How To Remove Rust From Metal

By: Contributors  | 
Old, rusty utensils in a wooden box.
You can salvage vintage utensils that are coated in rust with a little baking soda and elbow grease. Jose A. Bernat Bacete/Getty Images

Rust, the unsightly reddish-brown flaky coating that often appears on metal surfaces, can be a nuisance for many. Understanding how to remove rust from metal is crucial not just for aesthetic reasons but also for maintaining the integrity and longevity of your metal objects. This task might seem challenging, but with the right techniques and some elbow grease, you can effectively tackle rust and restore your metal items to their former glory. In this comprehensive guide, we'll explore various methods to combat rust, ensuring that your metal surfaces stay clean and rust-free.


The Baking Soda Method

For light rust stains, baking soda is an excellent, non-toxic rust remover. Mix baking soda with water to create a thick paste and apply it generously to the rusted area. Let the paste sit for a few hours or overnight for better results. Using steel wool, a scouring pad, or a wire brush scrub the paste in a circular motion to remove the rust. This method is gentle and especially suitable for metal surfaces in contact with food, such as pots and pans and kitchen knives.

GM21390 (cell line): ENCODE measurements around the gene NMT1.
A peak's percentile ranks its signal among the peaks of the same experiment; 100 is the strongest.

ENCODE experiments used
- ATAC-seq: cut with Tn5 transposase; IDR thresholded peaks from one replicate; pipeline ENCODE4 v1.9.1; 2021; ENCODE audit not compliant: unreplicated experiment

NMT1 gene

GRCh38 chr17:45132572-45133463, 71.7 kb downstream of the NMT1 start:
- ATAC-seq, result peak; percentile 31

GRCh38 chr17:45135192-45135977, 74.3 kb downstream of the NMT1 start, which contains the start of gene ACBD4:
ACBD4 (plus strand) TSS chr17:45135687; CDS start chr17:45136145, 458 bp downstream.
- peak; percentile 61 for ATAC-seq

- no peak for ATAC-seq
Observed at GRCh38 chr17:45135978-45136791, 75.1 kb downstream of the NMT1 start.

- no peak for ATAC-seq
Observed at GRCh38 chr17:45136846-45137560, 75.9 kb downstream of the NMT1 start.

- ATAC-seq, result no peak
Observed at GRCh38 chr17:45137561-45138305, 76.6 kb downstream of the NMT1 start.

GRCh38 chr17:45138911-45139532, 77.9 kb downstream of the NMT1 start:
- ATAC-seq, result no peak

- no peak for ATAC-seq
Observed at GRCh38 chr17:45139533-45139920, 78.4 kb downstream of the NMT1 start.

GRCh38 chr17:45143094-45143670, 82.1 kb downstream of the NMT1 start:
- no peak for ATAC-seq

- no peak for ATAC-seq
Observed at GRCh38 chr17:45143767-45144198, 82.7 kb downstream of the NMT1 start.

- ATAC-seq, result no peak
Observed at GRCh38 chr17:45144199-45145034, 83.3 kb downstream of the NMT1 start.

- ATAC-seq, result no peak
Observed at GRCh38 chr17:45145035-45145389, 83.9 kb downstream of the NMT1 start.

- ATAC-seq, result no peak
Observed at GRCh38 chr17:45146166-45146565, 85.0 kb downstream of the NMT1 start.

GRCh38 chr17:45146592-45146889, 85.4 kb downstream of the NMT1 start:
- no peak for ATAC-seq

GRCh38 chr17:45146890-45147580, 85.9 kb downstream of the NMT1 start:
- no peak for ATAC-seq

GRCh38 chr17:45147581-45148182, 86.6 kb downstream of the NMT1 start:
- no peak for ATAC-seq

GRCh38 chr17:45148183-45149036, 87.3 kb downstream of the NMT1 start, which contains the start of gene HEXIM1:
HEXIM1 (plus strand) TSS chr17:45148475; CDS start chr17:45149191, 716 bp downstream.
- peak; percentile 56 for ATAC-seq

White Vinegar Soak

White vinegar, a common household item, is effective for rust removal on metal surfaces. Submerge the rusty object in white vinegar, ensuring it's completely covered, and let it sit overnight. The acetic acid in vinegar breaks down rust, making it easier to scrub off. After soaking, rinse the object with water and dry it completely to prevent new rust from forming. This method works well for small items like screws, bolts, pliers, and kitchen utensils.


Lemon Juice and Salt

Lemon juice and salt can form a potent mixture for removing rust. Sprinkle salt over the rusted area, then squeeze lemon juice over the salt. Allow the mixture to sit for a few hours, providing time for the acid in the lemon juice to react with the rust. Use a scouring pad or brush to scrub away the rust. This method is also safe and eco-friendly, ideal for rust stains on delicate metal surfaces.


Using a Wire Brush

For more significant rust, especially on surfaces like galvanized steel, a wire brush is a handy tool. Vigorously brush the surface rust with firm, even strokes, applying sufficient pressure to remove the rust without damaging the metal. This physical method is excellent for larger surfaces where chemical methods may be impractical.


Potato and Dish Soap

A surprising yet effective rust removal method involves a potato and dish soap. Cut a potato in half, dip the cut end in dish soap, and rub it over the rusted area. The oxalic acid in the potato helps break down the rust. Let the juice sit for a few hours before rinsing. This method is particularly useful for small, intricate metal objects.


Commercial Rust Removers

When dealing with stubborn rust, commercial rust removers can be highly effective. These products are specifically formulated to tackle rust on metal surfaces. Apply the solution according to the manufacturer's instructions, usually involving application, waiting, and then scrubbing. When using these products, always wear protective gear, such as gloves and goggles, for safety.